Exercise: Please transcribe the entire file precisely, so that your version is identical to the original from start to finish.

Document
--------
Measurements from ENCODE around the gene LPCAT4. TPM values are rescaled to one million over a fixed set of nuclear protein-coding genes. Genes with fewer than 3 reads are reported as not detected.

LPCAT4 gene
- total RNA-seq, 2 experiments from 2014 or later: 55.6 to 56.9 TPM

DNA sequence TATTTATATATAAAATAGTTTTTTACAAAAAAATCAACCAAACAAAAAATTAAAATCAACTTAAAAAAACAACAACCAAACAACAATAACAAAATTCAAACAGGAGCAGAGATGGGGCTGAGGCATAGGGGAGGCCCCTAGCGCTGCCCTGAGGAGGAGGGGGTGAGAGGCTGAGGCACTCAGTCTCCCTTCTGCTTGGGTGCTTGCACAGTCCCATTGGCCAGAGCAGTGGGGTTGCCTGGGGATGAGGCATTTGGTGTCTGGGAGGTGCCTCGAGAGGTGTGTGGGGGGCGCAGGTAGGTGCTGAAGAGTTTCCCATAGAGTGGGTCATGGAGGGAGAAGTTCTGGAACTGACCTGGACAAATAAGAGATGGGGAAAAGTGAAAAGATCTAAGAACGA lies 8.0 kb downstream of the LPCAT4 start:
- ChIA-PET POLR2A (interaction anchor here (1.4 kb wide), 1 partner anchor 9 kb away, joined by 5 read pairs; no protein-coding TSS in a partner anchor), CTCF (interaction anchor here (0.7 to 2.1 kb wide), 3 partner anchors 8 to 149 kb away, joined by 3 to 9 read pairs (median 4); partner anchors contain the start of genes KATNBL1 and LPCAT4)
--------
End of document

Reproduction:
Measurements from ENCODE around the gene LPCAT4. TPM values are rescaled to one million over a fixed set of nuclear protein-coding genes. Genes with fewer than 3 reads are reported as not detected.

LPCAT4 gene
- total RNA-seq, 2 experiments from 2014 or later: 55.6 to 56.9 TPM

DNA sequence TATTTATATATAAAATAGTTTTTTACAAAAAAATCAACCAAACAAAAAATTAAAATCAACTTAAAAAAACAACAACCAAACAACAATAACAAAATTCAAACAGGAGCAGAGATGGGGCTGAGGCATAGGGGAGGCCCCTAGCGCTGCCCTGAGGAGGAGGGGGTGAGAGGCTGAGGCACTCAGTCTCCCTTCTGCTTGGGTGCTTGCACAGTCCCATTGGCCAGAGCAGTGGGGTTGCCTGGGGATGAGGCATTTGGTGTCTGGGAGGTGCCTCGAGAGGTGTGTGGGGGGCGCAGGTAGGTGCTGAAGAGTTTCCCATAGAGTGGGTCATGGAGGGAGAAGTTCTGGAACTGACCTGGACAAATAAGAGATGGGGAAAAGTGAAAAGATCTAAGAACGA lies 8.0 kb downstream of the LPCAT4 start:
- ChIA-PET POLR2A (interaction anchor here (1.4 kb wide), 1 partner anchor 9 kb away, joined by 5 read pairs; no protein-coding TSS in a partner anchor), CTCF (interaction anchor here (0.7 to 2.1 kb wide), 3 partner anchors 8 to 149 kb away, joined by 3 to 9 read pairs (median 4); partner anchors contain the start of genes KATNBL1 and LPCAT4)